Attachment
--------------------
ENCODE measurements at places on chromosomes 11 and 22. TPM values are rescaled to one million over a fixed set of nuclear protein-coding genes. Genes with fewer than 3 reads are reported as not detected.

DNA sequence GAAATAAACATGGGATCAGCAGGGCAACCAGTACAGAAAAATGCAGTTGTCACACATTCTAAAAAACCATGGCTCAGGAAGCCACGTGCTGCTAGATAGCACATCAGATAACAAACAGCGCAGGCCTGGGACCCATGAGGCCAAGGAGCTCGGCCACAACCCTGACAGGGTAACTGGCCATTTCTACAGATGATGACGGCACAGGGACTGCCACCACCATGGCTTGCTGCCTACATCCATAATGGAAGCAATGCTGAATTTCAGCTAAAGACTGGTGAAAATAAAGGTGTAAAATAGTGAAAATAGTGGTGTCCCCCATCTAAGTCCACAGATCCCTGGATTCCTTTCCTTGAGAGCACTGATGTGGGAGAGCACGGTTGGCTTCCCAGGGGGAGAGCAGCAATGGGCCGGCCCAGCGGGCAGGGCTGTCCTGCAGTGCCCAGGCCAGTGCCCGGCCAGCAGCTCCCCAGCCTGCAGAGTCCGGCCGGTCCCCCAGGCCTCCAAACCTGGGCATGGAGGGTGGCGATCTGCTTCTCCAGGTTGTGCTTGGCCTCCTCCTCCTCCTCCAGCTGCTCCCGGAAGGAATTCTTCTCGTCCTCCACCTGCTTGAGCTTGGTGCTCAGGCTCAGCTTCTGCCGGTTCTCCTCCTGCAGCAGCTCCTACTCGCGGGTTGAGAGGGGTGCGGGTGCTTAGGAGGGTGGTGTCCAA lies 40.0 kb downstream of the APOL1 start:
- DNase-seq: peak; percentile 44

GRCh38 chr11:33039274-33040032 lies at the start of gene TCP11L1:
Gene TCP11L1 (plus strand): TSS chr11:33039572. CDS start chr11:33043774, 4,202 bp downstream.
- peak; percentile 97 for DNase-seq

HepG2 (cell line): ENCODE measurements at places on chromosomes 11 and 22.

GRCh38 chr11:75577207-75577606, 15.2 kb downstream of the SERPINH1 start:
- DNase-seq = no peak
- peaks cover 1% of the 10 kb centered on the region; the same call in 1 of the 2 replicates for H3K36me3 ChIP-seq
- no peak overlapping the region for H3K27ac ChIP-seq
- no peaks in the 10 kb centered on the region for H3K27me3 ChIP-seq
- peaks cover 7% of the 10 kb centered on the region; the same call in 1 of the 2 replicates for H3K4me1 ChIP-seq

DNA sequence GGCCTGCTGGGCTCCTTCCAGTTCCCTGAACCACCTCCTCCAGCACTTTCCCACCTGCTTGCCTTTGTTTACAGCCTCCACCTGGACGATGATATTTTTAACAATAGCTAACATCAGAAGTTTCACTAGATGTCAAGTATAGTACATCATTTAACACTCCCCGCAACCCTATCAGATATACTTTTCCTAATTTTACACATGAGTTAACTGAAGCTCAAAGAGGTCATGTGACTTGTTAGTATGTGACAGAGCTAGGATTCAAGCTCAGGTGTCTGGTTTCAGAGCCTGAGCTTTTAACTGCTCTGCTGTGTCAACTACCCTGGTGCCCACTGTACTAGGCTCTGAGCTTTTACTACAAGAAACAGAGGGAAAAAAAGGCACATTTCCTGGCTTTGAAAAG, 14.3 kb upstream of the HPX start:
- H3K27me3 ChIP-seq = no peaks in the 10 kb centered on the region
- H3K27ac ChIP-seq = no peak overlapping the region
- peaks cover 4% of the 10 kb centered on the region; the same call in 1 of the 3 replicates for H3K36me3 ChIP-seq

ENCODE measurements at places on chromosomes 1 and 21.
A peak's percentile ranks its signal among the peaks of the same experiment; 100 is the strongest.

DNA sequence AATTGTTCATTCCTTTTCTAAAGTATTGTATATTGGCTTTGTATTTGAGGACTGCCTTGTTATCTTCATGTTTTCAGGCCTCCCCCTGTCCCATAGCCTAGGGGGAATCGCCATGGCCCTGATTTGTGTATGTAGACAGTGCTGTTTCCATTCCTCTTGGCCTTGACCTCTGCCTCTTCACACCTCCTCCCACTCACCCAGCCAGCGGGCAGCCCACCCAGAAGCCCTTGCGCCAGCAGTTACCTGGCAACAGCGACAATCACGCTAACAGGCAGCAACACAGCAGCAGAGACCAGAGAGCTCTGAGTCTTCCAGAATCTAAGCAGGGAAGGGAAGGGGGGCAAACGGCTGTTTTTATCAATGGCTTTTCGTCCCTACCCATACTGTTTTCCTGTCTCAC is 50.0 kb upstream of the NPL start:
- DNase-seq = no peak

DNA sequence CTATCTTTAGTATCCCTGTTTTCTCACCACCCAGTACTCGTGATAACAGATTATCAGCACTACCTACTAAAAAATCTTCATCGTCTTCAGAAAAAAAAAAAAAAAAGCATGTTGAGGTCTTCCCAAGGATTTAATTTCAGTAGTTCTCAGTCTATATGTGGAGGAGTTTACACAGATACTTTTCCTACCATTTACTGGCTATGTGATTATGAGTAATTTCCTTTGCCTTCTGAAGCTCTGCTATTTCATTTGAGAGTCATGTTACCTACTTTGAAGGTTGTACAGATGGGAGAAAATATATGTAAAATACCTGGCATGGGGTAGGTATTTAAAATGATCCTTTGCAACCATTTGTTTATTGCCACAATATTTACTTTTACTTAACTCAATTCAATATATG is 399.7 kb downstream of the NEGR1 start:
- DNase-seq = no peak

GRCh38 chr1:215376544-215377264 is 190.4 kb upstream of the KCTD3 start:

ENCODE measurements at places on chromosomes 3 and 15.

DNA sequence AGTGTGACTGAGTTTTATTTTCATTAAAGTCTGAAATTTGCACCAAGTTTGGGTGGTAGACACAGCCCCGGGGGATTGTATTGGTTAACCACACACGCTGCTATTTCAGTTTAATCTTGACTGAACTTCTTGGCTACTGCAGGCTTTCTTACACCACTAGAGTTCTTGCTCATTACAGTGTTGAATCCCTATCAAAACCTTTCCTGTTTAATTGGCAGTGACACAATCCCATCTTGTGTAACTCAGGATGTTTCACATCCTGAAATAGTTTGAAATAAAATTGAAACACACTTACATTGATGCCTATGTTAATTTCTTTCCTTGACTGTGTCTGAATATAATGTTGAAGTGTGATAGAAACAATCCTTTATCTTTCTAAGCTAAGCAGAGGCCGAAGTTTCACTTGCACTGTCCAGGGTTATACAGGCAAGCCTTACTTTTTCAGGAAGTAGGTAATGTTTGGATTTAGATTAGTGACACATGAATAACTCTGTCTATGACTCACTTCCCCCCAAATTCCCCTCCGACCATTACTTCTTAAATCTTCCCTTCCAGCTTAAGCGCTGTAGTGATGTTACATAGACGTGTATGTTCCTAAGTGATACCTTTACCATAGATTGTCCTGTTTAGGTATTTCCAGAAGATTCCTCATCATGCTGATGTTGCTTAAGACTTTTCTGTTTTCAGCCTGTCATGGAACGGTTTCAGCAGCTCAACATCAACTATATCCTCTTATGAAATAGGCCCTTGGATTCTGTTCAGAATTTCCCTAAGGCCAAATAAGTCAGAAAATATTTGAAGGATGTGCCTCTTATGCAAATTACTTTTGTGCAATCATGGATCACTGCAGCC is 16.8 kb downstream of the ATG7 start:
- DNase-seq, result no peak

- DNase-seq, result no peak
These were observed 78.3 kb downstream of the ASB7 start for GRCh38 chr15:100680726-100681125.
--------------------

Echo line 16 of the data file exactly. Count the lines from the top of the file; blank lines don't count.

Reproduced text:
- H3K27ac ChIP-seq = no peak overlapping the region